If you or your client wishes to disclose the Regulation Z annual percentage rate via the United States Rule method, J. L. Sherman and Associates, Inc. recommends the following:

1. Since the purpose of the United States Rule method is to match the entered interest rate in the absence of contributions to the Finance Charge other than interest, then the interest accrual calendar used for the loan calculation should match the United States Rule calendar requested.

Example 1: The lender has selected an interest accrual method of “Actual/365 U.S. Rule”. Though the Actuarial method is always the default method recommended by J. L. Sherman and Associates, if, however, the lender wishes to disclose the Regulation Z APR using the U.S. Rule method, the APR Code should be set to “Actual/365 U.S. Rule” to match the interest accrual calendar.

Example 2: The lender has selected an interest accrual method of “Unit Period/360 Simple”. Though there is nothing in the regulation that disallows the disclosure of a U.S. Rule APR method, we recommend that in order to honor the spirit for which the U.S. Rule method was created, that the usage of the actuarial method is more appropriate and industry standard. Note, however, that the Sherman Calculation Engine (SCE) will allow you to specify any APR Code that you wish.

Example 3: The lender has elected to accrue interest in a unit period simple manner for part of the loan term, switching to an actual day U.S. Rule method for the remainder. For similar reasons expressed in Example 2 above, we would recommend that the actuarial APR method is more appropriate and industry standard.

2. Note that even in the absence of contributions to the Finance Charge other than interest, the United State Rule APR method may return a value which differs slightly from the entered interest rate, due to payment rounding. The SCE does offer a “U.S. Rule APR exception” which will ensure that in these instances, the returned U.S. Rule APR will be set equal to the entered rate.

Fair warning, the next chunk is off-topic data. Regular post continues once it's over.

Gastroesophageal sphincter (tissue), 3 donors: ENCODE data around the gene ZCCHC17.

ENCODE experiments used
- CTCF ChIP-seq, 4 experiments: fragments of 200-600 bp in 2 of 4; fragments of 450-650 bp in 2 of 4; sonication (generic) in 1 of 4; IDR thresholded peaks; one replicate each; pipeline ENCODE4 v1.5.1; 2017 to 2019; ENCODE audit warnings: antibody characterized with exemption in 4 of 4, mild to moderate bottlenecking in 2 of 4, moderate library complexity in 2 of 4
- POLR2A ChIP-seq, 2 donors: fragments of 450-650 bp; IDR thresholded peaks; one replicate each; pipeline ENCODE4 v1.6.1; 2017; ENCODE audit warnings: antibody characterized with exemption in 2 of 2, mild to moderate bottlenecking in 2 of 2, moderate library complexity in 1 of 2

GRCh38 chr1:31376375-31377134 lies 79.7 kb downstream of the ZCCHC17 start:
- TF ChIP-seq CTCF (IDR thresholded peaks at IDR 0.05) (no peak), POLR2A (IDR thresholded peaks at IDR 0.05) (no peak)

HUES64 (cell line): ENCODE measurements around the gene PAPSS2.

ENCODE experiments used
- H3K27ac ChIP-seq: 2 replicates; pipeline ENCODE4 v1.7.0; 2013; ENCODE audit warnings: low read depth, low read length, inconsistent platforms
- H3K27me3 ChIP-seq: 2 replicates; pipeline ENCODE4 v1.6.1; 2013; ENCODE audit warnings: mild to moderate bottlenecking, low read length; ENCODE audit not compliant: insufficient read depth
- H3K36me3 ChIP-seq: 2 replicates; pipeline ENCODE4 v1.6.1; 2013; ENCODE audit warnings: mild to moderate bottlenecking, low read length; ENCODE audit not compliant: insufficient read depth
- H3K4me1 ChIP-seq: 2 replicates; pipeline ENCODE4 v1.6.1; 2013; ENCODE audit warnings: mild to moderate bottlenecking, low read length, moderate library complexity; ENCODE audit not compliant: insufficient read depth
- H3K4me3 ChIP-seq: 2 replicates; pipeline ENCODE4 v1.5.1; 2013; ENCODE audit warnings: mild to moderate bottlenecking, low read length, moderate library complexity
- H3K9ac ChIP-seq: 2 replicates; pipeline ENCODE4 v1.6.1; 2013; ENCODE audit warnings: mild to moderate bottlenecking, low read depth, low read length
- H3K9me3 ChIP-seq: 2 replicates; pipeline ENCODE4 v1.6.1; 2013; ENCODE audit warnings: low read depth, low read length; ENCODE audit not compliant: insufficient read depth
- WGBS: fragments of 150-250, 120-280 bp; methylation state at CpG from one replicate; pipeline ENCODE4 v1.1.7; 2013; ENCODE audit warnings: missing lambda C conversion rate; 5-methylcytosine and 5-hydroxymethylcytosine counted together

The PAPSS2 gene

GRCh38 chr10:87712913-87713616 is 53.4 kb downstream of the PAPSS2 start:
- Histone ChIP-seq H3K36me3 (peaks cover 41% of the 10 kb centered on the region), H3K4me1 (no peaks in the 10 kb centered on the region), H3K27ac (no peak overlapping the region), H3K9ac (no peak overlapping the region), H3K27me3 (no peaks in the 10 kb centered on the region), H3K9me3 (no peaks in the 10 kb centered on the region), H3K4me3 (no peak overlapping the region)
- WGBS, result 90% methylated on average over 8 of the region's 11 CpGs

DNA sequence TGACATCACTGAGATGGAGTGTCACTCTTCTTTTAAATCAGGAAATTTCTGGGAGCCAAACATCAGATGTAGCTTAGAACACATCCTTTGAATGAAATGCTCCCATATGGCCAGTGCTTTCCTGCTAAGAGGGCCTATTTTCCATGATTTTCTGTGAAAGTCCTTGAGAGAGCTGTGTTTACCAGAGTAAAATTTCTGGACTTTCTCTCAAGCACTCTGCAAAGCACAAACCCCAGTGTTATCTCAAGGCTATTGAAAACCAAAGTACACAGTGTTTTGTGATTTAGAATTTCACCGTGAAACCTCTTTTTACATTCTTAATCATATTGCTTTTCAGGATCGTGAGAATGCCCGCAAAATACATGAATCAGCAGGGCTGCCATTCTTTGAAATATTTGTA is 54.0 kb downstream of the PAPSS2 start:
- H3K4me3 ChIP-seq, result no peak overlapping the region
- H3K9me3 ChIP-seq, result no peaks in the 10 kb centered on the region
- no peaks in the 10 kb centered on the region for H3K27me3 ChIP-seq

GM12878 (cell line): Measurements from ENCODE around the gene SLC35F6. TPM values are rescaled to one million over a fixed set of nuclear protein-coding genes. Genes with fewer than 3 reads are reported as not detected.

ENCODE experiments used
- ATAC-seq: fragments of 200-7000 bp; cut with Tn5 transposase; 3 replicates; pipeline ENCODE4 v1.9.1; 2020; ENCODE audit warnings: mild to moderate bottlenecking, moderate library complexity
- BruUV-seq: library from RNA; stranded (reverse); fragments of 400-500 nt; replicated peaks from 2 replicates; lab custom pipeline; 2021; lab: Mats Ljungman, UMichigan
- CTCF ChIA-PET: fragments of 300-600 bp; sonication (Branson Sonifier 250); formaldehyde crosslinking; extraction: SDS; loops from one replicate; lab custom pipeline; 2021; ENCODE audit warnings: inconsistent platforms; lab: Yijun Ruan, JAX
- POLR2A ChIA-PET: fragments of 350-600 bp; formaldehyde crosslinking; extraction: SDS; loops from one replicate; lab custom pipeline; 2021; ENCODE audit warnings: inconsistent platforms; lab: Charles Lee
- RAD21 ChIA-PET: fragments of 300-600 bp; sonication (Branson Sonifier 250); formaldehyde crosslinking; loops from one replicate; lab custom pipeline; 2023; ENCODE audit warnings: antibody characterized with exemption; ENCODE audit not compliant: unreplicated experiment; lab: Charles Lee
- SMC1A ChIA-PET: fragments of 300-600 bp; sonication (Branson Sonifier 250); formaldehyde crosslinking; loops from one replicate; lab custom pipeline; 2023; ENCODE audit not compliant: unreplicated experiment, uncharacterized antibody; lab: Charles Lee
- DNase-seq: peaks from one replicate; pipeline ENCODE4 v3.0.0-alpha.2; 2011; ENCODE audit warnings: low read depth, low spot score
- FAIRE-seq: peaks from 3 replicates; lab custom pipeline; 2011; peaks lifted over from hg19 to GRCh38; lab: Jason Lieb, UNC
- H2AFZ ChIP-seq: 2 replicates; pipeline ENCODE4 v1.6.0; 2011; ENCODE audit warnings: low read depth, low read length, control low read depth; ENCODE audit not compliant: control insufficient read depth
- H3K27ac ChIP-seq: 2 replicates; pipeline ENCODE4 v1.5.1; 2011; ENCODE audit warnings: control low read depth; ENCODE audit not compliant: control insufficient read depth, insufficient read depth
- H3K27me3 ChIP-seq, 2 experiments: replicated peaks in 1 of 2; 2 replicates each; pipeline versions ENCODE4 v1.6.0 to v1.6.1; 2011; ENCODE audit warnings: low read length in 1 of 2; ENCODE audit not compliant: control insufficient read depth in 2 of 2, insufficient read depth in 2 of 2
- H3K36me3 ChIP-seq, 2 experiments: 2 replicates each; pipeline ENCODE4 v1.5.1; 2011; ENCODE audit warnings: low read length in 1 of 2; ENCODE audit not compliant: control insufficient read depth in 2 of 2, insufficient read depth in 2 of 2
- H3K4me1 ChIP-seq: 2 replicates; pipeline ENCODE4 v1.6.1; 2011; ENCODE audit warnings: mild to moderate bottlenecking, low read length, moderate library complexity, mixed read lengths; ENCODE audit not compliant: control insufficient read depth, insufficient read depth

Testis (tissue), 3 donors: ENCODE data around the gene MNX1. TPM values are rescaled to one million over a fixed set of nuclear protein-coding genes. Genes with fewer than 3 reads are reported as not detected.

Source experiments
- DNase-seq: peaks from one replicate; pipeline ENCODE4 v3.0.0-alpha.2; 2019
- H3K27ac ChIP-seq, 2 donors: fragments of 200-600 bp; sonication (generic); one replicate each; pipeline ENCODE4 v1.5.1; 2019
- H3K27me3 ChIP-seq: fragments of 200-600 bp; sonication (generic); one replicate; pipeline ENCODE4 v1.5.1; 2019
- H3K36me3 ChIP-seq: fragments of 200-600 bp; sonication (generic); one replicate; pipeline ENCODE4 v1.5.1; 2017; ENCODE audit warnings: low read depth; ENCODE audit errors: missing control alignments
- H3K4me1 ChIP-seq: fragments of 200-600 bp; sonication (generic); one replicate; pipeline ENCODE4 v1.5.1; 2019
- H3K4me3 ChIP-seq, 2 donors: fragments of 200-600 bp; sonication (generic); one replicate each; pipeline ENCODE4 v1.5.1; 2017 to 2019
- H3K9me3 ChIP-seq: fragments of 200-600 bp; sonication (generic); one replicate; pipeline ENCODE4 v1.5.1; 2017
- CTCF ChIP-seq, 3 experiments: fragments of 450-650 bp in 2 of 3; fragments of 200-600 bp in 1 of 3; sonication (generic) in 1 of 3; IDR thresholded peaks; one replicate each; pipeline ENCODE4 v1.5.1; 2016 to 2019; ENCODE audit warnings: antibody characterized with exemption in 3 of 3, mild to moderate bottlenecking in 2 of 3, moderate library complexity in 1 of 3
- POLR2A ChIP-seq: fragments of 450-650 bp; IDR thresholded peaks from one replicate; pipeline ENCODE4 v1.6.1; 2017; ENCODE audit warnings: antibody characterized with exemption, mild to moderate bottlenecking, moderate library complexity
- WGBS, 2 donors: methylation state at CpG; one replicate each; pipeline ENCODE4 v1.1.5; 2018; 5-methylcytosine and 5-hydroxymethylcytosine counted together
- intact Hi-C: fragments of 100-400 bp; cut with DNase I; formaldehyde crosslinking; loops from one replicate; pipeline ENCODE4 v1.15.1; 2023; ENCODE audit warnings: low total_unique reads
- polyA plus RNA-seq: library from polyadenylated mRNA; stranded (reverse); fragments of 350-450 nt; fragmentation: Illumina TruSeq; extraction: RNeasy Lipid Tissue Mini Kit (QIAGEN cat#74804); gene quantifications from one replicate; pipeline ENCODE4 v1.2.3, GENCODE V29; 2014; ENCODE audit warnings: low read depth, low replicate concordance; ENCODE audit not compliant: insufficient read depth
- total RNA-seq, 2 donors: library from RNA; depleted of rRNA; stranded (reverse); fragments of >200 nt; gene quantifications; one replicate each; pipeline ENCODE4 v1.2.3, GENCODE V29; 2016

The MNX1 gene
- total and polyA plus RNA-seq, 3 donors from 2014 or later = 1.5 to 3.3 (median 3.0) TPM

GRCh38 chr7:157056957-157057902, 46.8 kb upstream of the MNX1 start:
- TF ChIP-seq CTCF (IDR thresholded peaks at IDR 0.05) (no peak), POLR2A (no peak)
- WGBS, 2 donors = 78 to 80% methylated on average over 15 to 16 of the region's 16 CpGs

## Summary

To summarize — for the majority of lenders that disclose an APR computed by the actuarial method, it will be extremely rare, in fact only coincidental, for the APR to match the interest rate. But those lenders that accrue interest by the U.S. Rule method, and who choose to compute the APR by the same method, will have agreement between interest rate and APR for those loans where the entire finance charge is due to interest.

Of course, all of our products support the calculation of both the Actuarial and U.S. Rule methods of Regulation Z APR calculation. Please contact us for further information.

We hope this analysis clarifies the use of the Actuarial and U.S. Rule APR methods. These explanations reflect our understanding gained in servicing the lending community for approximately forth (40) years, but should not be understood as legal advice.